The evolution of strategic thought since September 11, 2001: a Swiss perspective on Clausewitz, classical, and contemporary theories
Monnet, Grégoire O.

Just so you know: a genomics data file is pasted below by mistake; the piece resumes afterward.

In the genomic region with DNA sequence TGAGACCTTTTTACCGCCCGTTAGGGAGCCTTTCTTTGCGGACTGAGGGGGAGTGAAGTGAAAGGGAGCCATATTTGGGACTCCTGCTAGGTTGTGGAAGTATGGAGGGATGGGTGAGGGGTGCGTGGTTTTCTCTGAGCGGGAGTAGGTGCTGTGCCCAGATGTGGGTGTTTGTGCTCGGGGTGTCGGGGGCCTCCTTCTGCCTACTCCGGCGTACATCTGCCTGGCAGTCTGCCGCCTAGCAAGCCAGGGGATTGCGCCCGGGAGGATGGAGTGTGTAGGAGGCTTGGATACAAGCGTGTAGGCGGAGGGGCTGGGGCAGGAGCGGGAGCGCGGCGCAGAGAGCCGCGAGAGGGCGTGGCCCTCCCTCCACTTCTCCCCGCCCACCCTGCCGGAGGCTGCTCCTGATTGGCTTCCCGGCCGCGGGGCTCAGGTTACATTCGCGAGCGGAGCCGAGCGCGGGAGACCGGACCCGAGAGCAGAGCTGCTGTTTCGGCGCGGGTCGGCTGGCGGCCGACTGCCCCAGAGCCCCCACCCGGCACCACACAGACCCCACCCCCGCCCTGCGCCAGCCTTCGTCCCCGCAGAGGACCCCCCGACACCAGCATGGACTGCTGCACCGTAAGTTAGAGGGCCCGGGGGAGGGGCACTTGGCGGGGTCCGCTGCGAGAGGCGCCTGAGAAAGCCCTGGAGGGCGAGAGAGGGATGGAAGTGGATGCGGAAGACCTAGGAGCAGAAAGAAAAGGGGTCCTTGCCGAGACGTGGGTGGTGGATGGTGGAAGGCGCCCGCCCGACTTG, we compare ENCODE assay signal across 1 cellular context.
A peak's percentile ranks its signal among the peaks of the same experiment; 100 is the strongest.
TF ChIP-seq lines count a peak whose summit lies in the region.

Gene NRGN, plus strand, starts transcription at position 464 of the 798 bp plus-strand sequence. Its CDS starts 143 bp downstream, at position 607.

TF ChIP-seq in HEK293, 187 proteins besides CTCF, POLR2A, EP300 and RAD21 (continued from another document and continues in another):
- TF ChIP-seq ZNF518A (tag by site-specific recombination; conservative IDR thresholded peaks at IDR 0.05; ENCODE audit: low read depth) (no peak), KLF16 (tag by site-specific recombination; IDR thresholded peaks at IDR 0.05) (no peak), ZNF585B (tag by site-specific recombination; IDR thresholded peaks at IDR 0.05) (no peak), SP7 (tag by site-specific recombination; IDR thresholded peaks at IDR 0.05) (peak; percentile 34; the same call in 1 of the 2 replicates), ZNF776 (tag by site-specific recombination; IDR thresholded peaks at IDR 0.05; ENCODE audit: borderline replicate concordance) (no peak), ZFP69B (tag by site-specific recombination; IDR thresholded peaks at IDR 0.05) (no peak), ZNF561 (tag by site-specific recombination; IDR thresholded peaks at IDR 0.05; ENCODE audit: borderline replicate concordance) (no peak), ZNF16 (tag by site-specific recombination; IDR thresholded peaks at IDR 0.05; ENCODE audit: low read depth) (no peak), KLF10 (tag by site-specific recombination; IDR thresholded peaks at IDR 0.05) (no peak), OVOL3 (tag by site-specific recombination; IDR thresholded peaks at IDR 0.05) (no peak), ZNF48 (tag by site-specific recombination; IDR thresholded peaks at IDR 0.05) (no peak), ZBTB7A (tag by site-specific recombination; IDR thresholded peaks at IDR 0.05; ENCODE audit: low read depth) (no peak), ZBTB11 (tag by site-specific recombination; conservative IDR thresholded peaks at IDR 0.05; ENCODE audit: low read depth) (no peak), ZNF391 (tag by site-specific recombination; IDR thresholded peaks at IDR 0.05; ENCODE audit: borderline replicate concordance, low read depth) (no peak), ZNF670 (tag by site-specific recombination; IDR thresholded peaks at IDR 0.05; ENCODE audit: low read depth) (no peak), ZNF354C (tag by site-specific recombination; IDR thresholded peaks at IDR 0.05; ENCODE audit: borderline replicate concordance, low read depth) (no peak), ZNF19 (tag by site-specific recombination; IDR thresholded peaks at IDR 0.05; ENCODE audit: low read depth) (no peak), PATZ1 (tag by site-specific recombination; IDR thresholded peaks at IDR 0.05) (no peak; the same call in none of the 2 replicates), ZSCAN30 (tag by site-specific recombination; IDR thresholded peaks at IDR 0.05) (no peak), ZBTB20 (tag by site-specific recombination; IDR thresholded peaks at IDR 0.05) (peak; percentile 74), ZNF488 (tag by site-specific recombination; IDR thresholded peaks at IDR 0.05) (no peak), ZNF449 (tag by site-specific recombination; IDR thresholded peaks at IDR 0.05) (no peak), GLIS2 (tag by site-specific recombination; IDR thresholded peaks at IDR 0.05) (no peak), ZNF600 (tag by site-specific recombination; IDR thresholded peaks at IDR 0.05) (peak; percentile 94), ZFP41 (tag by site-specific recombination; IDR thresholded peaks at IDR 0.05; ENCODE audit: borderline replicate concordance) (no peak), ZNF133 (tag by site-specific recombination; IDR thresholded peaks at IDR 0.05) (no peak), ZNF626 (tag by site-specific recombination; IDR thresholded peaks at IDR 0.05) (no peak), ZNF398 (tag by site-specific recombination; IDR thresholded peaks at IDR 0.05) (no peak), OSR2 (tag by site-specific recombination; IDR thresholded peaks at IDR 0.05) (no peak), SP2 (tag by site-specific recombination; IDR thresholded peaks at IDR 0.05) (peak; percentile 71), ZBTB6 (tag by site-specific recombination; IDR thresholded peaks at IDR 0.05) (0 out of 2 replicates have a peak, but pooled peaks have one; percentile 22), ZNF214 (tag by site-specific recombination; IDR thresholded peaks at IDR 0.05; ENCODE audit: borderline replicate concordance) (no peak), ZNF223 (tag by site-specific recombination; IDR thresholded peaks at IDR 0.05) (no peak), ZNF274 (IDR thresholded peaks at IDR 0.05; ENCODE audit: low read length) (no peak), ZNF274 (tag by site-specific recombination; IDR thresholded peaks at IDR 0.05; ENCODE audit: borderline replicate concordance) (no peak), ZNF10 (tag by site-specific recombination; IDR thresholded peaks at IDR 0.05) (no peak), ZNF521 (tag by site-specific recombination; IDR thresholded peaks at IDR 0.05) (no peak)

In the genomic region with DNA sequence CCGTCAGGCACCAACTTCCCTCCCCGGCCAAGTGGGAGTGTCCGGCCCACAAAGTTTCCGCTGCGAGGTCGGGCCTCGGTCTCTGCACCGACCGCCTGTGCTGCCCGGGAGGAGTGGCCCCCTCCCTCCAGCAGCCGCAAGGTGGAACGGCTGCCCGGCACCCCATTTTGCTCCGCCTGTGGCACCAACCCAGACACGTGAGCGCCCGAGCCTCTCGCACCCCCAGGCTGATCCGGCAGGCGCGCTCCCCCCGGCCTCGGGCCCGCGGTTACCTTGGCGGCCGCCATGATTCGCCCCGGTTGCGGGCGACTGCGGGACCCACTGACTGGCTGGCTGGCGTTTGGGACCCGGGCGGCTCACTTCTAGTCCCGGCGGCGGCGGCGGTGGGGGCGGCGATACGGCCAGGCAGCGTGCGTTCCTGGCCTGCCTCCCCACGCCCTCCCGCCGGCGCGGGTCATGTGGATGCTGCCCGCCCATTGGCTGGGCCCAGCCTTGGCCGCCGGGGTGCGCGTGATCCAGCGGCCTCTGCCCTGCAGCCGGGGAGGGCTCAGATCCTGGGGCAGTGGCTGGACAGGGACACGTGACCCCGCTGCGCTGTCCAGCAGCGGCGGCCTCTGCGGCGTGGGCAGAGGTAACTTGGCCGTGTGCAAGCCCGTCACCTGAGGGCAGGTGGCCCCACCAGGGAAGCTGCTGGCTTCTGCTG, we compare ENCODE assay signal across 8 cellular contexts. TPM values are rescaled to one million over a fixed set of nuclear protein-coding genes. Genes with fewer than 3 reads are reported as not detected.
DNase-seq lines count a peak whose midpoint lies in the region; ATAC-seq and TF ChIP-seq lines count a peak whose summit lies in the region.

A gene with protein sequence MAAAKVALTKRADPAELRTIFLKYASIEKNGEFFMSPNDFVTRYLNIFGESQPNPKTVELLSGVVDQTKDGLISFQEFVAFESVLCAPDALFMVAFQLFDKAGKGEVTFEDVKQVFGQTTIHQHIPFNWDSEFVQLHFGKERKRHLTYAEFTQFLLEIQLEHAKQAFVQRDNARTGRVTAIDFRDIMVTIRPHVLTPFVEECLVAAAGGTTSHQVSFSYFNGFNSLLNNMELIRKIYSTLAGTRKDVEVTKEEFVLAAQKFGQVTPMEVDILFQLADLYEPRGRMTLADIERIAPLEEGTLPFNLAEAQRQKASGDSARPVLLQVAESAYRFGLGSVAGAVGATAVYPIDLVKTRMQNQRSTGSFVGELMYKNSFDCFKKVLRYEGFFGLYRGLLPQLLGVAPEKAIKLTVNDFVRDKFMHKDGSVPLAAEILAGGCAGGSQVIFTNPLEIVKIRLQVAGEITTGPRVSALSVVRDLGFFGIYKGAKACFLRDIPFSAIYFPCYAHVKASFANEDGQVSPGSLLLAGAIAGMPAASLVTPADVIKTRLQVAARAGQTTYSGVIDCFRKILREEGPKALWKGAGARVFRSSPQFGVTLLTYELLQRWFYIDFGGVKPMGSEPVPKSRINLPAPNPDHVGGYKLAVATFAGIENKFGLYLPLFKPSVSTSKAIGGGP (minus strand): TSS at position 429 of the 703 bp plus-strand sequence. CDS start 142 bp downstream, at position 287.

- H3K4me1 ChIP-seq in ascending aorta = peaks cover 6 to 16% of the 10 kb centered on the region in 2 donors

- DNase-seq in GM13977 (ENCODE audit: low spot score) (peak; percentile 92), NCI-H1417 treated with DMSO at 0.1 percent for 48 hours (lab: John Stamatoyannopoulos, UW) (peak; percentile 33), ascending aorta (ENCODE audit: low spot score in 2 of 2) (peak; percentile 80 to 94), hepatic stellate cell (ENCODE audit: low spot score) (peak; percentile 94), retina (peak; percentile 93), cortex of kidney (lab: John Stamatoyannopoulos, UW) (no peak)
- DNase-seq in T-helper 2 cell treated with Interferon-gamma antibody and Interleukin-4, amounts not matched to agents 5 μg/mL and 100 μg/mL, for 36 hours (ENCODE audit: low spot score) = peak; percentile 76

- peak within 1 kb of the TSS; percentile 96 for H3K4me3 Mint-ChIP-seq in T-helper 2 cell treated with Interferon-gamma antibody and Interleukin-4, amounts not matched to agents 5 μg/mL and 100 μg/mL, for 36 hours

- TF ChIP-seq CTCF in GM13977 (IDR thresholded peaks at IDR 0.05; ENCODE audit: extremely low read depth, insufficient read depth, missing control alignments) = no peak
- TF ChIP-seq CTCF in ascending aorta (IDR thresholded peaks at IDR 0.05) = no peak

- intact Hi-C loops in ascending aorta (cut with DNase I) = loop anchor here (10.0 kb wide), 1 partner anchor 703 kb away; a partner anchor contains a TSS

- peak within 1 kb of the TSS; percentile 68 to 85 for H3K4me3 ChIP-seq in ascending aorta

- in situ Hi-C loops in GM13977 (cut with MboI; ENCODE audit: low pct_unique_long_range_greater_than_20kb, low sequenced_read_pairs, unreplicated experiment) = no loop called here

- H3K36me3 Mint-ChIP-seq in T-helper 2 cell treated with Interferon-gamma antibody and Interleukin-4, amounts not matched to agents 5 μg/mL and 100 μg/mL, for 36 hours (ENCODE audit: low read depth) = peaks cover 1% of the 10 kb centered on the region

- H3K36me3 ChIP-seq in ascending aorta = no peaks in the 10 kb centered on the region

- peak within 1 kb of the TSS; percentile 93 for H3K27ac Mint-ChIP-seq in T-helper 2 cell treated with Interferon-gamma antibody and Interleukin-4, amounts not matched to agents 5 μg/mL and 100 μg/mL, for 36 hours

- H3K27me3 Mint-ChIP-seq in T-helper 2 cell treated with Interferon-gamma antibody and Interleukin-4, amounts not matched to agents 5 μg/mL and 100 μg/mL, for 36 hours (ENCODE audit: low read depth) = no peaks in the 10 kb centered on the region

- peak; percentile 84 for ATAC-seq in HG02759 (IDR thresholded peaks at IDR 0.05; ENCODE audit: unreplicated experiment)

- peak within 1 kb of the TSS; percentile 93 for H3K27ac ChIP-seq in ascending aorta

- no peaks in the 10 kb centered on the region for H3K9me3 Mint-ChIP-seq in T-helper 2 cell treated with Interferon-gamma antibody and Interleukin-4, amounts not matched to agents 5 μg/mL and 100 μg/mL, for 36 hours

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Since 1991, a long list of scholars has sought to write off Clausewitz as outdated and no longer worth study. In light of the past fifteen years and the absence of a strategic victory in the wars in Iraq and Afghanistan, however, Clausewitz’s early retirement is misguided, to say the least. Are the classical theories of Clausewitz on the nature of war—particularly concerning small wars and insurgencies—relevant to contemporary conflicts since September 11, 2001? This study is chiefly based on secondary sources, including books and scholarly articles originating from the work of scholars, political researchers, and think tanks. The research method is qualitative, and it compares, contrasts, summarizes, and critically assesses the adaptations of, and effects on, counterinsurgency policy, strategy, and doctrine in English-speaking nations and Europe. The study shows that the content of Clausewitz’s On War must be understood in the political and strategic context of the 21st century and not that of the 19th century. Now is the time to put aside visceral reactions against Clausewitz and start to study his work with closer attention, especially at the junction of the military and the political.
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